The Sunday Post: Lito Kattou & Penny Rafferty, Part III

The Sunday Post: Lito Kattou & Penny Rafferty, Part III

In this series of epistolary exchanges, artist Lito Kattou and writer Penny Rafferty share with each other – and consequently, the reader – thoughts on sacrifice; bringing form to life; and a classic of 1980s Japanese cinema.




It’s taken me forever to answer,  I’m sorry, things have been chaotic. I have barely had a minute in a room and everytime I took a flight or a train, my body just gave up into cramped slumber.

I have just re-read your remarks; it’s funny you bring up The Fly, it’s the one Cronenberg film I never managed to watch, it was always presented to me on VHS in my teen years, doped up and misfitting I never remember getting past the initial events, instead looking for skins, coins or drifting in and out of consciousness to its backdrop. Now I think about it, seems funny we had these films playing out in darked hot boxed rooms filled with teen angst and hopeless euphoria. The Fly was first screened in 1986. I would have been one years old – but it was still playing 15 years later in my blindspot. I always wonder how much these cultural oeuvres you almost miss feed/bleed into your cultural consciousness. I always loved Requiem for a Dream but found Kids too close to home to be a fiction and hence rather innocuous.  

Anyway… to tell you the truth I always saw Cronenberg as having a certain femme phobia, especially after I read Consumed, but speaking of teen years: I always held Simone de Beauvoir in high esteem. Hence his sleazy pursuit in making polyamory a sordid B-movie…and his negation of female video game designers in Videodrome is potentially a retro-gamer gate cum soothsayer prophecy –  always made me hate on him.

Have you ever watched Tetsuo (1989), a Japanese cyber-crush horror?

In regards to that I wonder how becoming the Soft Incalculable Souls would look like? Especially surrounding this concept of Eros as Daemon.

I always liked to think one must perform a sacrifice of oneself to become intimate with another, sacrifice is one of the only acts you find in every single section of humanity, every tribe or idea has some story of sacrifice built into it.

Do you think you can tame Ido, Kaha or Emlet ….or do they tame you?

Are they talking yet?

Tell me all… it feels like forever since we spoke of them

P x

Lito Kattou, IDO, 2018, detail


Nicosia, Last days of Spring 2018


Hey Penny,

I was in the middle of an intense period too. Sorry you didn’t hear back from me earlier.

I really like what you note of sacrifice and intimacy. It feels that yes, it is absolutely present in the way humanity understands itself.  And it functions as a genetic virtue for non-human entities considering behavioural patterns of other beings too.

Yes, Tetsuo: the Iron Man from 1989. It is true that this grotesque, anxious vision of a cyber-punk technological world of the 1980’s and its shocking presentation of highly transgressed sexual acts is often seen as coming from one of Tsukamoto’s main inspirations, Cronenberg. At the same time it keeps an intense fusion of several different avant-garde tendencies. Cronenberg, punk, Japanese experimentation and silent cinema.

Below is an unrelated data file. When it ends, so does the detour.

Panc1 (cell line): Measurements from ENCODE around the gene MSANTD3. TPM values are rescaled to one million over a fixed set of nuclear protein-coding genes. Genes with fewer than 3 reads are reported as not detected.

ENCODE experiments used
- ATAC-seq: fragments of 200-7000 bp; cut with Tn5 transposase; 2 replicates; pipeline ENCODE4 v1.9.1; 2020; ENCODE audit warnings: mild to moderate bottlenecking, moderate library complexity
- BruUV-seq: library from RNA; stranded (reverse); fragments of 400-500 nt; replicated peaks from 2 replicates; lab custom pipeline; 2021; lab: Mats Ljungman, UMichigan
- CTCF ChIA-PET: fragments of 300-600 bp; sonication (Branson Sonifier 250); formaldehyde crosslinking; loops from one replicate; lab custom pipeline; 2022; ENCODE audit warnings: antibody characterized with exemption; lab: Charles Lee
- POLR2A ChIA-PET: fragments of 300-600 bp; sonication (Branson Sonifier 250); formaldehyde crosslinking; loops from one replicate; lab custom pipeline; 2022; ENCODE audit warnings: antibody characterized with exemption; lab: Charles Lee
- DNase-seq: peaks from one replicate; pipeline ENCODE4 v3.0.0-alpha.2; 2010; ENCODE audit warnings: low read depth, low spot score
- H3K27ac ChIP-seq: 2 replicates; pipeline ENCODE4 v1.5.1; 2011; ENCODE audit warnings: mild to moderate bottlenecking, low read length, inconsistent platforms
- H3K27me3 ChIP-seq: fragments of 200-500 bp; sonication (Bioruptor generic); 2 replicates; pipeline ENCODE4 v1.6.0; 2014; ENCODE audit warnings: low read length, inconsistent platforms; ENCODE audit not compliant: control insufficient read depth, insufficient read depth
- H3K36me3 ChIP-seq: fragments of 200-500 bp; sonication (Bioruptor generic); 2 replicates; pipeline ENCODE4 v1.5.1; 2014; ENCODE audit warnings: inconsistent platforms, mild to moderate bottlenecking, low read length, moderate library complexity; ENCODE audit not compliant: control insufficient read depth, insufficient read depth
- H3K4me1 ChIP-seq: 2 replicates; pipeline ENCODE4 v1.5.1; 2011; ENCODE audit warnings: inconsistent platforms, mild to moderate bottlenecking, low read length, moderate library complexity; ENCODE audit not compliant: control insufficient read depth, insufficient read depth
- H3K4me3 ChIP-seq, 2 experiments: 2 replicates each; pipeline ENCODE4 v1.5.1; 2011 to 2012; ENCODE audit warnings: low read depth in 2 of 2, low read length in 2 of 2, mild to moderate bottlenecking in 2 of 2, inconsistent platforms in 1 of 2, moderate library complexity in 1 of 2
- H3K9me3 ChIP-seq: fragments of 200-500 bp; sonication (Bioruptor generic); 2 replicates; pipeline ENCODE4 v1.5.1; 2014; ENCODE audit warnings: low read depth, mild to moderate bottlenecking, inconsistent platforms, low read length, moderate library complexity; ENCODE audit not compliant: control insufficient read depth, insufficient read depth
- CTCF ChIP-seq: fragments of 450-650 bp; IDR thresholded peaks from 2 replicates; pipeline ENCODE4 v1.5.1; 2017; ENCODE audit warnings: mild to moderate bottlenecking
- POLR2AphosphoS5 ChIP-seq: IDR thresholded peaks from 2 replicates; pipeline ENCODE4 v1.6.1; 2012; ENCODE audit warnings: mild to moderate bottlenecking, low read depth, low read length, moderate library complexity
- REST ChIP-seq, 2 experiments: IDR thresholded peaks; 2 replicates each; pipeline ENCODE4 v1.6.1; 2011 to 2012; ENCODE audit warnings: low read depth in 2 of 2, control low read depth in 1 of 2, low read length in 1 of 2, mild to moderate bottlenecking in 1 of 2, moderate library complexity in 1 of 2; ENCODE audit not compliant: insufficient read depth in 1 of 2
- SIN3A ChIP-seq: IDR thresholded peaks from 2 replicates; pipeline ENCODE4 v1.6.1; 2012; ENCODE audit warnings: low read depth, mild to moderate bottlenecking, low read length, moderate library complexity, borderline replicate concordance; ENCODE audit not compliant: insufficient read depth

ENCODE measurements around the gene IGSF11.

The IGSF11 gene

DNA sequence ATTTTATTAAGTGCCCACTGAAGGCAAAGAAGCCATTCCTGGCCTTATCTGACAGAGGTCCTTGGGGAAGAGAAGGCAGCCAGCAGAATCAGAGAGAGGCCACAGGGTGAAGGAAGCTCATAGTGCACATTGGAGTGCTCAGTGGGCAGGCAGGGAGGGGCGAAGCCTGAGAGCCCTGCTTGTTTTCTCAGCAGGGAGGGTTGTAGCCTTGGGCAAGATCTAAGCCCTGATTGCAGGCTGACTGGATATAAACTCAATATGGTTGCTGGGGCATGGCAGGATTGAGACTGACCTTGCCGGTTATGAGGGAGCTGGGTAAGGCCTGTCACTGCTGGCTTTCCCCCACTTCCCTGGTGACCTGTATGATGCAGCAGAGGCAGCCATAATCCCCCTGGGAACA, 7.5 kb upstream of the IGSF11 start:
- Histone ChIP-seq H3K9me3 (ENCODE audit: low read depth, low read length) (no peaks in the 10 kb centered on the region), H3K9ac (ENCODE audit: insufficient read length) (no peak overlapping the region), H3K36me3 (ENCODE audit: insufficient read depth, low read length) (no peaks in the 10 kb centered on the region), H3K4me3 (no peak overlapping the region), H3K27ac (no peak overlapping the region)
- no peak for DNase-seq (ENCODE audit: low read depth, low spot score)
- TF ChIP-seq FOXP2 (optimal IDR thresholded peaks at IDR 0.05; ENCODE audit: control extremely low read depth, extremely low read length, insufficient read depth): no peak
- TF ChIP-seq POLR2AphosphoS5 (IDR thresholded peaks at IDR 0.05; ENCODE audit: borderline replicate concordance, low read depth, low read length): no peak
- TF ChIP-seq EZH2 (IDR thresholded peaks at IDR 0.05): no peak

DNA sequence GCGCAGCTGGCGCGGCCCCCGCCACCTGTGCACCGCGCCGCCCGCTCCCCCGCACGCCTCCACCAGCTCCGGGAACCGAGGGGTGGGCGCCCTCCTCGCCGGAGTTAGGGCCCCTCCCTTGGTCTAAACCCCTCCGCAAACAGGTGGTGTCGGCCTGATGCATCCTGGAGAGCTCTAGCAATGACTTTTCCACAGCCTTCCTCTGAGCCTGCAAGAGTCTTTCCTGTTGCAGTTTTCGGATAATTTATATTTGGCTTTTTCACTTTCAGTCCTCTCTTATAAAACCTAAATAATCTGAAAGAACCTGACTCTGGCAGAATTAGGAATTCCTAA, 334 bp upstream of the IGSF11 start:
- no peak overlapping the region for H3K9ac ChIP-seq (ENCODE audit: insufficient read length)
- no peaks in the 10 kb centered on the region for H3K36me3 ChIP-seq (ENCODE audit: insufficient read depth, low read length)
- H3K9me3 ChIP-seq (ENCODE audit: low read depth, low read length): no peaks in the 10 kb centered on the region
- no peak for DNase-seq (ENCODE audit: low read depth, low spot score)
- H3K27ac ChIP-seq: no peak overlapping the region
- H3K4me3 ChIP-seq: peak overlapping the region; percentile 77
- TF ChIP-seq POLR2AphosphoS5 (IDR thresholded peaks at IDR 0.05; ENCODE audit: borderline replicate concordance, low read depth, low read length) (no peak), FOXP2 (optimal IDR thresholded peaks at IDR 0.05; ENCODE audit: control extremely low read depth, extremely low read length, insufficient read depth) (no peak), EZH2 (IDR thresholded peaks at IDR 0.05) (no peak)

Pain comes with pleasure merging man and metal in one hyle. Probably the most vivid and memorable expression of this comes during a scene when the protagonist, known simply as the “salaryman”, becomes fully possessed by the spirit of Yatsu, someone whom the salaryman had struck and killed with his car. Through this possession, Yatsu puts the salaryman through an extreme metallic mutation, which inevitably causes him to grow metallic drill-like appendixes. He then attacks his girlfriend and eventually kills her.

Tetsuo: The Iron Man, 1988, Shinya Tsukamoto

I am reading an article by Rosi Braidotti, Cyberfeminism with a difference, where she situates the question of cyber-bodies in the framework of Postmodernity, stressing situations of embodiment. I am attaching it below, you might find it interesting.

Thinking of the cyber-punk and science-fiction genres as a way “to find non-nostalgic solutions” for the complexities of our times as she points out, I am copying these few last lines of her:

Nowadays, women have to undertake the dance through cyberspace, if only to make sure that the joy-sticks of the cyberspace cowboys will not reproduce univocal phallicity under the mask of multiplicity, and also to make sure that the riot girls, in their anger and their visionary passion, will not recreate law and order under the cover of a triumphant feminine.”

And then the Soft Incalculable Souls… It is for sure an unprecedented number of abstract entities, incalculable, but still capable to dislocate between worlds, states, linguistic categories. They are open and flexible, soft, warm, sharp and edgy. They are always “they” as they have a lot in common that brings them together. But simultaneously they are single beings able to perform their stand-alone warrior nature at any time.

Lito Kattou, EMLET, 2018, detail

As for Ido, Kaha and Emlet, I would say that is hard to understand who is taming each other. Firstly their images, which shimmer in [my] mind as fragmented undeveloped forms, intrigue me and tame my desire to reproduce them in a specific way. At the same time when production of forms starts, hence that be single drawings to later material manifestations I see those half way structured subjectivities being tamed by their feasibility to be captured in the tangible world.

I am sending you a couple of photos beneath. Don’t you feel that that they could have a conversation of any language, visual, oral, symbolical at any moment?

Waiting to see you in Berlin.



Lito Kattou, IDO, 2018
Lito Kattou, EMLET, 2018